Young adulthood is a challenging period for people with diabetes mellitus type 1 (T1DM) as they are facing multiple life transitions while managing a demanding disease. This poses a risk for impaired health-related quality of life (HRQOL). We assessed HRQOL in a cohort of young adults with T1DM in the Netherlands, and compared outcomes with those of Dutch norm groups of healthy young adults and young adults with a chronic disease.
We analyzed data collected in a larger evaluation study on transitional care for young adults with T1DM in a nationwide sample in the Netherlands, including twelve participating hospitals. These data had been obtained from online questionnaires completed by young adults with T1DM after they had transferred to adult care. HRQOL was self-reported with the Pediatric Quality of Life Inventory for young adults (PedsQL-YA).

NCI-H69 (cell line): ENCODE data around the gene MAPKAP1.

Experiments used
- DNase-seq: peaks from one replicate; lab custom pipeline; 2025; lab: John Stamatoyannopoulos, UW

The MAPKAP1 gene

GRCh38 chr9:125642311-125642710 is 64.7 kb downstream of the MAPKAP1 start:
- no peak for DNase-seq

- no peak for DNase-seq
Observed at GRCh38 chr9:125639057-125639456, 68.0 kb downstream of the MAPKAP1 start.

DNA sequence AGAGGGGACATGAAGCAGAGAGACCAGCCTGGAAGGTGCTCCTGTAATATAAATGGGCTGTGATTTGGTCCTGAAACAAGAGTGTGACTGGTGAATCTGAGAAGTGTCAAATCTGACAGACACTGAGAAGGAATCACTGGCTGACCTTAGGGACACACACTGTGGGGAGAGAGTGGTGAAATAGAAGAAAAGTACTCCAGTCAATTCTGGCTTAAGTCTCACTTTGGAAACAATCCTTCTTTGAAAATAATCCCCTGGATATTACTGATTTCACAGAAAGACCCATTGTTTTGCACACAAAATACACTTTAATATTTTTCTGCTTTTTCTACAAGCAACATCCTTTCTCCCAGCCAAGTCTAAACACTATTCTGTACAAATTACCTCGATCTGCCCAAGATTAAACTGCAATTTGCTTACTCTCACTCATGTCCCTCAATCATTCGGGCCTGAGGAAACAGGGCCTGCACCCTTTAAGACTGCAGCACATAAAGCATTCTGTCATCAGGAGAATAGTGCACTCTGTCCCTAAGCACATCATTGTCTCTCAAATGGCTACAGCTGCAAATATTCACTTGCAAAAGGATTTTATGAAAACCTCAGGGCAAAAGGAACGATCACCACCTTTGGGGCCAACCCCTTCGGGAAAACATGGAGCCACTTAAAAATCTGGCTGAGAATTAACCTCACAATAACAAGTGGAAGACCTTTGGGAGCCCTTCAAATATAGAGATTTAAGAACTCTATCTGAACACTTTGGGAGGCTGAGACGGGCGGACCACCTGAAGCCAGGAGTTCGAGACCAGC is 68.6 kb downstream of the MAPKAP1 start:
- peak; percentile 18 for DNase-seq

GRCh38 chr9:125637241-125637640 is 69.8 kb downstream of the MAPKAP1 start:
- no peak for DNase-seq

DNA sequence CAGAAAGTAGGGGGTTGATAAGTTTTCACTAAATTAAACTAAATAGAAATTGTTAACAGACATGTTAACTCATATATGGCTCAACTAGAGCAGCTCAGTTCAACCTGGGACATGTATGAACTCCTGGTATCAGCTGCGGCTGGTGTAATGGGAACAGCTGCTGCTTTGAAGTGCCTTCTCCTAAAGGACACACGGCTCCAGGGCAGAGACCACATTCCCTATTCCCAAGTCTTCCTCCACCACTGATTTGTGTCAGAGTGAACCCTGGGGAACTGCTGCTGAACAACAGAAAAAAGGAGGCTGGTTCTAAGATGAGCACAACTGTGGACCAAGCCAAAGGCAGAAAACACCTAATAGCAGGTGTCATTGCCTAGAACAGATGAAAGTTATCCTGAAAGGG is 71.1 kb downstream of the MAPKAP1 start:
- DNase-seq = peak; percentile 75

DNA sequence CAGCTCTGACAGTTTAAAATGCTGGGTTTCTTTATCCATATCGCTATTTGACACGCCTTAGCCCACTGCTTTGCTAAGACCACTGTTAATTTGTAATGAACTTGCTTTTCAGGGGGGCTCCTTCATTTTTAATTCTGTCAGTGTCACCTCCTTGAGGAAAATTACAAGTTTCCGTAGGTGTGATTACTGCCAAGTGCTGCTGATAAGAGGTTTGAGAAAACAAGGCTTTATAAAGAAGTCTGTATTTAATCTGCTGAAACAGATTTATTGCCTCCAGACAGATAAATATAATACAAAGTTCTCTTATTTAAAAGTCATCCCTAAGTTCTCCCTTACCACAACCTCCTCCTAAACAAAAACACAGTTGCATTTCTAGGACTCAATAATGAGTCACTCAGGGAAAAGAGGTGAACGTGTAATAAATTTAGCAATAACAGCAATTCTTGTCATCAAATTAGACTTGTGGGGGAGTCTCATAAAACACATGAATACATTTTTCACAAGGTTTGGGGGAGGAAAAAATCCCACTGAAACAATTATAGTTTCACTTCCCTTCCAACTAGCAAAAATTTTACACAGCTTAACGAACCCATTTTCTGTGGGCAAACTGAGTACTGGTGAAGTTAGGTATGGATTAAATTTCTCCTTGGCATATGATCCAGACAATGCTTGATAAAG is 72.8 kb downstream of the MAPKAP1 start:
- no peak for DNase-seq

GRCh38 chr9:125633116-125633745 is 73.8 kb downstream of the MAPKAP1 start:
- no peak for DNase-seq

One hundred and sixty-five young adults with T1DM participated (44.2% response); and they scored significantly worse than did healthy peers on all domains of HRQOL, except social functioning. Particularly, functioning at school or work was worse than that of the norm group. The study group’s HRQOL-scores were comparable to norm scores of young adults with chronic diseases, although the physical and social functioning of young people with T1DM was better. One quarter (26.1%) of all young adults with T1DM reported fatigue.
During transition to adulthood, young adults with T1DM struggle to maintain a balance between the demands of managing a disease and their life. Many of them encounter problems at work or school, and suffer from fatigue. These findings underscore the need to regularly assess HRQOL, and to discuss work- and education-related issues in clinical practice.